I have mastered the art of deducing if your song will go anywhere other than your paid rotation on radio by the first minute it plays. If you don’t chose the first statement on your song with great care, be careful to lose me within that entrance. A lot of people will agree with me but then again, I don’t depend on them, music is supposed to be something other than a sum of instruments and a voice behind the mic.
It is much more than that and if you don’t understand what I am trying to say but can listen to Plaxedes Wenyika without picking up some off notes, then this article is not for you.
By the way I am here for Jay Z, forgive me, I get so carried away by the death of music in my country.
In a few words, Jay Z’s album 4:44 exudes maturity and wit no other rapper in the genre has managed to portray. He brings the simple Rhythm and Poetry that Common, Nas, Biggie and Tupac always put in every single they made. You are bound to pick more than one points of discussion in his album than you are in any of my fore-mentioned mediocrity.
Though till now I don’t know what 4:44 means, we will keep gathering all speculations and come up with a concrete meaning when we get a chance to speak with HOV in person. In the mean time enjoy.
To find out what Jay Z is singing about in every song on this album, check out this website.
It seems we have since forgotten how it all works. A praise singer,extols the virtues of his leader or chosen one and/for a common cause and barely gets the praise himself. Sadly thats the way it goes and it ends there.
I should go on and give a disclaimer beforehand:
In this piece, I will not pretend to know how politics in Zimbabwe works, I will instead leave that to the political commentators and concetrate on the simple understandings of a praise singer, to whom this article is cultivated from and what I believe the so called ‘committee’ that sits to decide whether actions of the liberation struggle results in a well paved grave of mable or not.
The past week the country could not believe when the biggest pro-liberation struggle lead singer and veteran died and was declared not a National War Hero despite having had sang his heart out for the majority of all leaders present and gone. It could have been an outright highest hero status if the majority of the country were in the selection committee.
I was quickly taken aback, when one such gallant son and crooner, Simon Chimbetu, was also snubbed of such a prestigious status and laid to rest in a grass infested cemetry of the Chinhoyi Heroes Acre.
Quickly it made me realise that the two, who worked tirelessly to remind the entire nation in tunes and powerfu lyrics that still remain imprinted in our minds to date, were merely viewed as praise singers. Working tirelessly to propagate an understanding through song and dance whilst they themselves falling out of favour from the very same system they helped build.
Objectively, it could be argued that the two crooners did not put themselves in the line of fire enough to be bestowed the highest hero status in the land but instead chose to entertain mostly. They helped pen a number of songs that attacked the colonialists and instilled brevity amongst others whilst they were far from the heat of the battle and the occassional need to show acts pf heroism, a position lowly ranked within the army.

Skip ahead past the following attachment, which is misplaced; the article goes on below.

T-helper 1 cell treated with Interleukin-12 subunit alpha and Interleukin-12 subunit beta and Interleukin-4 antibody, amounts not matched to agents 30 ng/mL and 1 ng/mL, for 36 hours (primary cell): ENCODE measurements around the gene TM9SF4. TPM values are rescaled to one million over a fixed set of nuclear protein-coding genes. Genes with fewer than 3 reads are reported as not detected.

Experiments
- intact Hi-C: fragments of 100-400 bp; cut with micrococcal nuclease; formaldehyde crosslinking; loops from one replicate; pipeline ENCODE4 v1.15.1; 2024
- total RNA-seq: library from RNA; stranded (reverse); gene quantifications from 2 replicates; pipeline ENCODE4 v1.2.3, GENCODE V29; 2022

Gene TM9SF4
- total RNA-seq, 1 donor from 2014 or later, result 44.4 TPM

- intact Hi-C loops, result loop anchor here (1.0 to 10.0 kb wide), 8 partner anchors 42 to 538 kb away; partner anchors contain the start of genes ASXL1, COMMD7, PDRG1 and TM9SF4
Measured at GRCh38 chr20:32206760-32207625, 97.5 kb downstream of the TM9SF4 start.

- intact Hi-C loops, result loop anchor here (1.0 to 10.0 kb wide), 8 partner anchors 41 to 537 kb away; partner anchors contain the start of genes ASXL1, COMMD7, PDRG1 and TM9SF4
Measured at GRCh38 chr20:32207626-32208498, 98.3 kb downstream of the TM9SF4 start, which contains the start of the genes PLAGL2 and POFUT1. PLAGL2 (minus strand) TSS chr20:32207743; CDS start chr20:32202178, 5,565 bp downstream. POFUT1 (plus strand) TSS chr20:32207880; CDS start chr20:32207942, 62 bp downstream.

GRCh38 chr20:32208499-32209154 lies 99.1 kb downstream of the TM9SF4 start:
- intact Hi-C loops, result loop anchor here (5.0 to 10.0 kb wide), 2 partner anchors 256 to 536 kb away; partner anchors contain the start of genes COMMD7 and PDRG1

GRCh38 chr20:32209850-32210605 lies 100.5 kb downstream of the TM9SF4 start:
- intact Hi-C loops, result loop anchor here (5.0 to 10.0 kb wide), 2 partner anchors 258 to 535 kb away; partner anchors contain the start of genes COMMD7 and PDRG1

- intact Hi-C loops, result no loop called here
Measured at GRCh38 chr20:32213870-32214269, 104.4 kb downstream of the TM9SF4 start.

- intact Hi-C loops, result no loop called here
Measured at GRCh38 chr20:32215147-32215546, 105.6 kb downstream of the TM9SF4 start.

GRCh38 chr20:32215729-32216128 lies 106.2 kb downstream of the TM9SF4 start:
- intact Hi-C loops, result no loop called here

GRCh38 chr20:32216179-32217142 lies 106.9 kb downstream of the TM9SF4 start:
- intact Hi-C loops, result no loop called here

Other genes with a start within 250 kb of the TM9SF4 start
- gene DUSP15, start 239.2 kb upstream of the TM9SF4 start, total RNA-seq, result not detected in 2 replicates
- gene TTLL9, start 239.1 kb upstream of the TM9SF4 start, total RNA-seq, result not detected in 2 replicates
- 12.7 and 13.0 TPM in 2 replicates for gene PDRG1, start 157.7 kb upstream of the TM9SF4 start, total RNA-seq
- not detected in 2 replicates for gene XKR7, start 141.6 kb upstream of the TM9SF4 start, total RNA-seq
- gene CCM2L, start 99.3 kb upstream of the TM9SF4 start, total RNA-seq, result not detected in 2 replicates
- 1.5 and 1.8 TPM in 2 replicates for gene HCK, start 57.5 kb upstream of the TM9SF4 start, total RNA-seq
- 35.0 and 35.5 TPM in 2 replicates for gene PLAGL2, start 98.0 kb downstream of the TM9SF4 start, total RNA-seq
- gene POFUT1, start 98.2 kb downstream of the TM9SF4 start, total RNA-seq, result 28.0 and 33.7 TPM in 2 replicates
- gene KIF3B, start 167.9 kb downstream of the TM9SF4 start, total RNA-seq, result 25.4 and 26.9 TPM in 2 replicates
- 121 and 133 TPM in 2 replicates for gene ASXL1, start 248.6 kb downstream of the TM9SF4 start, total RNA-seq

Could it be that Cde Chinx was a guerilla soldier and a popular singer that makes many believe he deserved to buried at the national shrine? They could have been many that could have sang the same songs as he did but were not as prominent, do they too deserve the highest hero status of the land.
In what way was he instrumental in the direct change of the political environement in the then colonial era? Did his music directly affect a change in the way the British handled affairs in the country? Was he a fighter first then singer or vice-versa? These are the answers that needed to be answered to reach a certain conclusion.
I am not against the man, neither am I pro-‘the present government’ but I want to look at the spade before me and be able to call it what it is. Equating the fallen hero and the many other pivotal members of the country who went beyond their limits to deliver the promise of freedom and life as what we have it now can be debatable from what angle you look at it but it doesnt have to be hard to call one a National hero.
Though it looked promised unto him, as he was much loved by the nation, it should remind us how undesirable his position should be to anyone hoping to have a thriving political career. It seems the major contributors of the liberation struggle where the masterinds of the next attack and seizures and not the musician that calmed the hearts of the weary and frightened after a long day’s battle.
His dance and voice that shattered all fear and encouraged the many to enlist is now simply forgotten when the deed has been done and the houses of the masters invaded.
He did not receieve the recognition that many would have gladly given him but he will forever be remembered as a pivotal role in convincing and reviving the weary hearts and minds against the struggle against colonialism.